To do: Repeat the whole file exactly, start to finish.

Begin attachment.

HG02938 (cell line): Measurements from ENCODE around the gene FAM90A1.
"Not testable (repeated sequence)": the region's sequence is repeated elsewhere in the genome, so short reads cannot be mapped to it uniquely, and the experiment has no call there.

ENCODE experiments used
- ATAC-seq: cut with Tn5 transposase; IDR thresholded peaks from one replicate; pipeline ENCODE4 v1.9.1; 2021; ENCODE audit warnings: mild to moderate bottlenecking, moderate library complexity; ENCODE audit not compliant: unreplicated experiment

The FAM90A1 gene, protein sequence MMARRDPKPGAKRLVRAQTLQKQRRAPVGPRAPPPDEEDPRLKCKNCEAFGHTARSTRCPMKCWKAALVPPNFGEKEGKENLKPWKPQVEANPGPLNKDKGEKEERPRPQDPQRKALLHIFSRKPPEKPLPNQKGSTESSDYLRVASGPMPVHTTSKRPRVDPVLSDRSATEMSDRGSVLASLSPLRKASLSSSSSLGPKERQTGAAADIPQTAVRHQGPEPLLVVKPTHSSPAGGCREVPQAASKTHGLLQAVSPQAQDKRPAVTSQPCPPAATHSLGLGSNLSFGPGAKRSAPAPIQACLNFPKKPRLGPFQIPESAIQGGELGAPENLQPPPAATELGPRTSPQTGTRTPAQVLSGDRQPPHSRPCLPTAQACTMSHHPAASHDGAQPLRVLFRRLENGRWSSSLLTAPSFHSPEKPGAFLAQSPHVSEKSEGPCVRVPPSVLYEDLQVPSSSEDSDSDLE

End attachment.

HG02938 (cell line): Measurements from ENCODE around the gene FAM90A1.
"Not testable (repeated sequence)": the region's sequence is repeated elsewhere in the genome, so short reads cannot be mapped to it uniquely, and the experiment has no call there.

ENCODE experiments used
- ATAC-seq: cut with Tn5 transposase; IDR thresholded peaks from one replicate; pipeline ENCODE4 v1.9.1; 2021; ENCODE audit warnings: mild to moderate bottlenecking, moderate library complexity; ENCODE audit not compliant: unreplicated experiment

The FAM90A1 gene, protein sequence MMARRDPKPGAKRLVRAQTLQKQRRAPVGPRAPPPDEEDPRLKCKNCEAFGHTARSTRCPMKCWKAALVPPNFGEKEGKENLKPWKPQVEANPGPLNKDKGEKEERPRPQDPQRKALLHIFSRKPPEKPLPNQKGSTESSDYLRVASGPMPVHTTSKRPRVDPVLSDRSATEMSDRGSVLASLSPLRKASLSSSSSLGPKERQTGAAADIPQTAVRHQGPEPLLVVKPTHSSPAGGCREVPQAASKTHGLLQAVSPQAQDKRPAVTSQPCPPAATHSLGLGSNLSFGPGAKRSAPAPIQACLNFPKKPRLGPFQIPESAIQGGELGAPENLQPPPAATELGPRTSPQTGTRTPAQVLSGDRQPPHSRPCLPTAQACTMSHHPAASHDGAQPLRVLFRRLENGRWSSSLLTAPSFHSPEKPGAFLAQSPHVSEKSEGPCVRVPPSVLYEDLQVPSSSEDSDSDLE